Following on from my previous blog post, I received a couple of emails asking how I find my clients as a freelance writer.
Here's a culmination of those emails, offering a little advice for those trying to expand their client base. While I do not profess to be an expert, this is what has worked for me.
1. Reconnect with old contacts
My first step when I "properly" set up as a freelance writer was to contact old colleagues to tell them about my new venture. I had previously worked as a software developer and scientific researcher, so there were a few people that fitted my target market. But I only contacted those individuals that I believed may want to work with me.
Contact old colleagues but remember no one likes spammy, self-promotional emails. Keep it short and keep it friendly.
2. Consider Upwork and Copify
I know such third-party sites connecting freelancers with those eager to pay for their services court controversy, but Copify and, more recently, Upwork are two that have worked for me.
Copify is a great source for extra pocket money but it only pays around 2p per word on average (sometimes 1p and sometimes higher if you gain professional writer status or are contacted directly for a job). If you've got a spare hour, it's a great way to get a little extra money but it's not a viable option as your only income stream.
Upwork, on the other hand, has connected me with some very interesting work for high profile clients that are willing to pay for a high-quality service. I only work with those clients that contact me directly and haven't used the bidding system, but it's been a surprising hit. I've only been using the site for a few weeks but I'll keep you posted as to whether it's a continued success.
3. Hustle, but don't be a hustler
I'm not a salesperson. The idea of cold calling to pitch for new work fills me with dread. Plus, it's really not my style.
I do gently promote myself to interviewees and other professionals I come into contact with by, for example, adding a simple line to emails along the lines of "I'm the freelance writer who gets tech, if you'd be interested in finding out more about my services, please drop me a line".
4. Love LinkedIn and Twitter
In a world where everyone seems to be shouting about social media marketing, does it actually work? For me, LinkedIn and Twitter have been two excellent client sources - but I haven't spent a penny on advertising.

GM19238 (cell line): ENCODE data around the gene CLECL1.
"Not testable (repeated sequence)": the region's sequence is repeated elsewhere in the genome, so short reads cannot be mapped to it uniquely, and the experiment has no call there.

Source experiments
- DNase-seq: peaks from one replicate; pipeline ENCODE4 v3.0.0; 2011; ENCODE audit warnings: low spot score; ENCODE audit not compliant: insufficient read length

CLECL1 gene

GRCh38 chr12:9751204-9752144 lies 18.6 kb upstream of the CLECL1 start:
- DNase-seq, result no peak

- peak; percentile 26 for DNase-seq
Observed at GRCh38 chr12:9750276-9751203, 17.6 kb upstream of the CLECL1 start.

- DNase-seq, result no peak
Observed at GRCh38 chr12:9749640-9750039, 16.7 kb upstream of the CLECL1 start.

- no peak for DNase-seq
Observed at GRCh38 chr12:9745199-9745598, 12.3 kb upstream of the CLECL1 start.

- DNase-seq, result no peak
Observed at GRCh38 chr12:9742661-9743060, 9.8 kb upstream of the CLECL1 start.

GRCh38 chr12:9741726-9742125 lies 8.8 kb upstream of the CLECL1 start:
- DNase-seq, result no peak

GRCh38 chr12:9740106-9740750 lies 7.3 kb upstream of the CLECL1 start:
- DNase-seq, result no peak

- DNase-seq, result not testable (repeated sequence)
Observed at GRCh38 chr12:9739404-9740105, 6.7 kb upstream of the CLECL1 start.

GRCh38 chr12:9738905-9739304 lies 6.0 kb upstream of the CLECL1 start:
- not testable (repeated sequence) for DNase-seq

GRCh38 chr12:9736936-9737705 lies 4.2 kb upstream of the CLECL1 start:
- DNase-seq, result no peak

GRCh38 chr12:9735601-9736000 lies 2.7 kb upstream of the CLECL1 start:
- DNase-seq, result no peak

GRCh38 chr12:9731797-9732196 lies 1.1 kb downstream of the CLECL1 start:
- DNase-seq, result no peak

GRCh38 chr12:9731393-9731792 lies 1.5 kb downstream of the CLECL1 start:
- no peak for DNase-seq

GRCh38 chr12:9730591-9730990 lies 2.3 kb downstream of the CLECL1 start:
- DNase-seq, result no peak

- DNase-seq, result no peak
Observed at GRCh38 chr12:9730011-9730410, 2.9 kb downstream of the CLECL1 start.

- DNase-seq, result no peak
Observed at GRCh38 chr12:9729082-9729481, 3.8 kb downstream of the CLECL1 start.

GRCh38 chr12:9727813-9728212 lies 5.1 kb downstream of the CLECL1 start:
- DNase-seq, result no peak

LinkedIn is a pull environment, where potential clients seem to find me. It's a no brainer but make sure your profile is up-to-date, ask clients for testimonials and (of course) write a heap of LinkedIn articles offering advice and subtly promoting your wares.
Twitter is more of a push environment. If someone follows me that I'd like to work with, I'll send them a PM and start a conversation. Again, it's not my style to go in for the hard kill but striking up a conversation seems to work for me.
What about Facebook?
I do have a Facebook page but it's more a resource for friends who want to find out more about my work. As yet, it's not brought a single client my way.
5. Be your very best
Word of mouth is my biggest source of business. Whenever I'm working, I treat every phone call, interview and meeting with complete professionalism. This has led a handful of interviewees to become clients because they were impressed with my work, for example.
That's not all...
I do not treat my deadlines as goals, but try to submit ahead of schedule. This helps my editors and, if an article is more tricky to write than I estimated, I've got a safety net should things take longer than expected.
I hope you've found this post useful, it's by no means an exhaustive list - just a snapshot on what has and has not worked for me in my first year working as a full-time freelance writer. Let me know what you think in the comments below.
Hello. I'm the freelance writer who gets tech. So, I blog on three core topics:
Science and Technology
And I explain science with Lego in Sunday Science.
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